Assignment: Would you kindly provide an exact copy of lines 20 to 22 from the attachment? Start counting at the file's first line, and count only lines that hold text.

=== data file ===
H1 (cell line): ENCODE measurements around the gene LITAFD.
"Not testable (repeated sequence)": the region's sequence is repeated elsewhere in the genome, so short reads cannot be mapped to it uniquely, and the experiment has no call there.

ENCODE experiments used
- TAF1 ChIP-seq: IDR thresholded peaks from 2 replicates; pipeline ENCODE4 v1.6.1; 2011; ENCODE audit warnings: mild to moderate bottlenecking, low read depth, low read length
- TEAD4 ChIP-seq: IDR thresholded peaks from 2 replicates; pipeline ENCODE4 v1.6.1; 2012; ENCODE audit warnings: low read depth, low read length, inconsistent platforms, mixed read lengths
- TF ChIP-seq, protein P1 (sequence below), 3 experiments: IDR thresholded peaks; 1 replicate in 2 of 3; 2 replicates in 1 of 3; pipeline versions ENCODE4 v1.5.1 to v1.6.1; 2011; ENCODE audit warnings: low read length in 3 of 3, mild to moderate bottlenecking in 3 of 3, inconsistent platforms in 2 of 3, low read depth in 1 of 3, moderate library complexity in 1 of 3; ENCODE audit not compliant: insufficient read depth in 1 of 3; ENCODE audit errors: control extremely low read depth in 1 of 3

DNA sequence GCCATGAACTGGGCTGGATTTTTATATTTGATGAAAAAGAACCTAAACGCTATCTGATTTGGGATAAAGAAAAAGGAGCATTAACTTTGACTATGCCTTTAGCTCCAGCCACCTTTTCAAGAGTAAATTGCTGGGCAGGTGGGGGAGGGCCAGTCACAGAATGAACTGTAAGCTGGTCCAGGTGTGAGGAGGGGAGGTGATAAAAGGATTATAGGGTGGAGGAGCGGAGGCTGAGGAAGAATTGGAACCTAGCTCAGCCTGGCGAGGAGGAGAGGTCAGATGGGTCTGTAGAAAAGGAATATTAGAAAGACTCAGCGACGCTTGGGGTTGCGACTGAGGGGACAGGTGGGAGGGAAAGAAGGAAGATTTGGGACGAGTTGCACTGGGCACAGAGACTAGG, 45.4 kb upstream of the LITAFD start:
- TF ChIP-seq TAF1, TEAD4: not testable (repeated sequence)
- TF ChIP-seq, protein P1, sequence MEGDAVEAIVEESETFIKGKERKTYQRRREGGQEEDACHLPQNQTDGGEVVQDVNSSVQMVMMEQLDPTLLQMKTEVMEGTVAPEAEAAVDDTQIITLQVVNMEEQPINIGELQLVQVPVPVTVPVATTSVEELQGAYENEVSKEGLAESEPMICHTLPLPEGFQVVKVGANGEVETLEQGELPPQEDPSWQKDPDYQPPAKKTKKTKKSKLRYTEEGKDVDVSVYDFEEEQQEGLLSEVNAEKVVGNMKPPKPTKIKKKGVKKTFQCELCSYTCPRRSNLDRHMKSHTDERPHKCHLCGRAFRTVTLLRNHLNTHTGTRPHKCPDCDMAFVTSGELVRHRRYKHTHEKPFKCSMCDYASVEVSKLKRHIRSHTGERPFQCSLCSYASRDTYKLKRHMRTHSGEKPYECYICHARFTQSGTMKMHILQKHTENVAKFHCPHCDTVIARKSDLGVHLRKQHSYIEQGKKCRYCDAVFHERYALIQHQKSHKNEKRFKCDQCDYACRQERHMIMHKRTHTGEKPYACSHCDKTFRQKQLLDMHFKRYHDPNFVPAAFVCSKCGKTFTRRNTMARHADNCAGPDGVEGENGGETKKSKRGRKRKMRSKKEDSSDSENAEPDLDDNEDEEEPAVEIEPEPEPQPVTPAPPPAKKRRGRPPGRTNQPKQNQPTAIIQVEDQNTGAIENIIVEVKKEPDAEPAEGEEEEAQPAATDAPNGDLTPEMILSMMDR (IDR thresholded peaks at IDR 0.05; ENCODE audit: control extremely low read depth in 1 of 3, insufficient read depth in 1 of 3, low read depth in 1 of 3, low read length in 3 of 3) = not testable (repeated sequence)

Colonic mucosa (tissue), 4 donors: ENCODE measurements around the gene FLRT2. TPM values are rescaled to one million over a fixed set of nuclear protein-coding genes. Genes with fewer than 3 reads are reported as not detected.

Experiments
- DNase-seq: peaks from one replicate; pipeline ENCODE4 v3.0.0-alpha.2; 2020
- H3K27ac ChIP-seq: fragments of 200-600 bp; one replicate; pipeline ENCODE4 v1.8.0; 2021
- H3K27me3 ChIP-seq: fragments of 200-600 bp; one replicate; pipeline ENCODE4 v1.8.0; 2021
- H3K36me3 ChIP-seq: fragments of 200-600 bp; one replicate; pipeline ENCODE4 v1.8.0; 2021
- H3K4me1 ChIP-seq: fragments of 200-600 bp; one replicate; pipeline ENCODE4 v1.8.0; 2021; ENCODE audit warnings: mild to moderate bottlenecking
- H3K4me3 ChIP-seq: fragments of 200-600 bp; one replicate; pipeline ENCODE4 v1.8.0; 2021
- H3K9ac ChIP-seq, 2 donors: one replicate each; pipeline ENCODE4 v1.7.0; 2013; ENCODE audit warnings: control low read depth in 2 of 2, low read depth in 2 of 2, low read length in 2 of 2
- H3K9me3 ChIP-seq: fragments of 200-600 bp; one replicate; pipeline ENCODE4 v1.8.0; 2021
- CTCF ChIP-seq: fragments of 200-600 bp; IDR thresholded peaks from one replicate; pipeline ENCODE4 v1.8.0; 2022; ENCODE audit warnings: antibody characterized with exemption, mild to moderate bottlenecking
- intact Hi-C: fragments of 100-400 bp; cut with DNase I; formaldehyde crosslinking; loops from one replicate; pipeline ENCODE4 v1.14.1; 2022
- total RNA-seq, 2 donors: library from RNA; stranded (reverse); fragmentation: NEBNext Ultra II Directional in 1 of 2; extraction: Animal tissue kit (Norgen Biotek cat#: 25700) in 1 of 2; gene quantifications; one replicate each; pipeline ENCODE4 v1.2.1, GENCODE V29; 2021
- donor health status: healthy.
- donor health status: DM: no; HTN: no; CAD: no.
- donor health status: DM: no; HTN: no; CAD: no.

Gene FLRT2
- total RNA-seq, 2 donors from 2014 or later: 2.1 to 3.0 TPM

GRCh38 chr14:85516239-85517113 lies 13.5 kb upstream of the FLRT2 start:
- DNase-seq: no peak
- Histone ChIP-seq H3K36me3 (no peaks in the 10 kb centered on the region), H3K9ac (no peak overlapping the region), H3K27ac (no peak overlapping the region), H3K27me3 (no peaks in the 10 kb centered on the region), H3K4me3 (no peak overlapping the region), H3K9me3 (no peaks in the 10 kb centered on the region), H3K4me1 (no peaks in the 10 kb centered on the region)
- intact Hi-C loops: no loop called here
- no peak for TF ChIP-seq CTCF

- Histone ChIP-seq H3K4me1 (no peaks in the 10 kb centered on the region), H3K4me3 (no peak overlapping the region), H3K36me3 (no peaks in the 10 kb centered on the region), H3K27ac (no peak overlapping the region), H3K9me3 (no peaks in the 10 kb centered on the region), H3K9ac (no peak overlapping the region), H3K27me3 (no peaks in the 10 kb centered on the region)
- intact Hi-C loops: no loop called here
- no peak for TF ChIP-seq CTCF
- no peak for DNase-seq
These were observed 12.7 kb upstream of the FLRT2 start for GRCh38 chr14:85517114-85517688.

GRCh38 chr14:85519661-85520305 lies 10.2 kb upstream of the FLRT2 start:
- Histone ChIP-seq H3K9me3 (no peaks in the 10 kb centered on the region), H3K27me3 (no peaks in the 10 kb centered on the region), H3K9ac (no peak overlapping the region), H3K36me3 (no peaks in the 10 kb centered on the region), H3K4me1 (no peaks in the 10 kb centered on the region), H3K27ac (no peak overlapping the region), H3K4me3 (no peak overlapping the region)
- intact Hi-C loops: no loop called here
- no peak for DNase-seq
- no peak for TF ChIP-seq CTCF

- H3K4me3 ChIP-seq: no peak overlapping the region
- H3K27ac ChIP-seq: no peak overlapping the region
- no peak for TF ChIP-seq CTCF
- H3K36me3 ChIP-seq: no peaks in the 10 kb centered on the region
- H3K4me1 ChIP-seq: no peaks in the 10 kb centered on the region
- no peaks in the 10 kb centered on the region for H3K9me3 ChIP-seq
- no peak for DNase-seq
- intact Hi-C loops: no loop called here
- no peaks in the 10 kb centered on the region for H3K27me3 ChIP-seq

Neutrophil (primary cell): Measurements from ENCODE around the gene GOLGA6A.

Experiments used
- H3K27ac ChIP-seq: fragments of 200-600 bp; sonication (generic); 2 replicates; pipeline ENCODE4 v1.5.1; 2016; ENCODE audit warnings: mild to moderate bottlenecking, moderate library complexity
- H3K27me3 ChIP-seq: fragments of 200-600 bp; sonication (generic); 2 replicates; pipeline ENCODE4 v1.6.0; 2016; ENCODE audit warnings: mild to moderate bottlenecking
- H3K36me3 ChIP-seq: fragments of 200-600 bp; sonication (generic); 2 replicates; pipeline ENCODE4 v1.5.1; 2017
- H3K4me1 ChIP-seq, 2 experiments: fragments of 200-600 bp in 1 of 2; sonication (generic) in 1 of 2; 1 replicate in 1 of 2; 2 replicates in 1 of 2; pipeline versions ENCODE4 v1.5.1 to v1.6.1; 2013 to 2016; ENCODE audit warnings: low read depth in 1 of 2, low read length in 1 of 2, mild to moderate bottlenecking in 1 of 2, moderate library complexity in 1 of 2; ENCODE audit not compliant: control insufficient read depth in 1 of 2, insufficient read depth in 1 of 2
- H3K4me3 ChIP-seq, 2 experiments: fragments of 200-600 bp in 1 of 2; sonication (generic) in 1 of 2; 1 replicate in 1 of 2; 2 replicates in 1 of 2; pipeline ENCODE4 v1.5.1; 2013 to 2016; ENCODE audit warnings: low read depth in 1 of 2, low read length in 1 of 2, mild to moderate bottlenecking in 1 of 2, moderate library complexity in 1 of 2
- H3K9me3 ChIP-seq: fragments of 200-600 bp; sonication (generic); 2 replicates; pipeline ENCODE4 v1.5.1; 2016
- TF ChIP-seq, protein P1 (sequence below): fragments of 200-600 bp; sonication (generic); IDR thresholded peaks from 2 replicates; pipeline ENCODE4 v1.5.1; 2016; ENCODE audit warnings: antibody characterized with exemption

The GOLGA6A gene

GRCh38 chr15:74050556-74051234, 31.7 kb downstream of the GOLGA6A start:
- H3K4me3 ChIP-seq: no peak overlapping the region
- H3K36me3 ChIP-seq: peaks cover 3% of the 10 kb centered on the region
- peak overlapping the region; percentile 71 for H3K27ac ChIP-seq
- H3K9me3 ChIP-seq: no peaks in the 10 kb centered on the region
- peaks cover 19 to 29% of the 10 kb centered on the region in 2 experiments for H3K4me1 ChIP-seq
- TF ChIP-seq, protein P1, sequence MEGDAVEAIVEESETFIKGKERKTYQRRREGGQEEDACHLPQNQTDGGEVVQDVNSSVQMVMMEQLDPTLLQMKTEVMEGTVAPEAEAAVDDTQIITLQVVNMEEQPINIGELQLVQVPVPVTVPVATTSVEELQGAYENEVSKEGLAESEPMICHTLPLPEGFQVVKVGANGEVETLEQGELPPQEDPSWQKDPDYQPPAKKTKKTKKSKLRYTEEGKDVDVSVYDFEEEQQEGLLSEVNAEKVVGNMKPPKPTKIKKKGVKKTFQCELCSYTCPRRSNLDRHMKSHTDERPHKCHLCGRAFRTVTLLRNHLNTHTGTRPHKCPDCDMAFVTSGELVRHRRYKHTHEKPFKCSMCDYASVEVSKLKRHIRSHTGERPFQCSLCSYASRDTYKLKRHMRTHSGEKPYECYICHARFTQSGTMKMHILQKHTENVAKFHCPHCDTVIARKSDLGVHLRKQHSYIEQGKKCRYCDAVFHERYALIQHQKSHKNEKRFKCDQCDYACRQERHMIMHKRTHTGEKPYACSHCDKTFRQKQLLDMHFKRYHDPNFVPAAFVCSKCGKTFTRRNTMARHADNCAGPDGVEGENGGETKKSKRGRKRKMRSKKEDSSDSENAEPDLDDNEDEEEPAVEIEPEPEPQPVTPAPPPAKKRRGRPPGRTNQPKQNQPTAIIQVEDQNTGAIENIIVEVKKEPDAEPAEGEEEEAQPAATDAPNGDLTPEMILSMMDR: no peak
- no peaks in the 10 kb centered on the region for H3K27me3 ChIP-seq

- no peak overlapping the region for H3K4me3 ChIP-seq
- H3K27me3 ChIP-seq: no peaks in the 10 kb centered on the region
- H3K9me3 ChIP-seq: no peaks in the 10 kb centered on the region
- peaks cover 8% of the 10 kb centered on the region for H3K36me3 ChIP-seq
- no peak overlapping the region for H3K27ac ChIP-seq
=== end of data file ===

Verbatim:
- CTCF ChIP-seq: fragments of 200-600 bp; IDR thresholded peaks from one replicate; pipeline ENCODE4 v1.8.0; 2022; ENCODE audit warnings: antibody characterized with exemption, mild to moderate bottlenecking
- intact Hi-C: fragments of 100-400 bp; cut with DNase I; formaldehyde crosslinking; loops from one replicate; pipeline ENCODE4 v1.14.1; 2022
- total RNA-seq, 2 donors: library from RNA; stranded (reverse); fragmentation: NEBNext Ultra II Directional in 1 of 2; extraction: Animal tissue kit (Norgen Biotek cat#: 25700) in 1 of 2; gene quantifications; one replicate each; pipeline ENCODE4 v1.2.1, GENCODE V29; 2021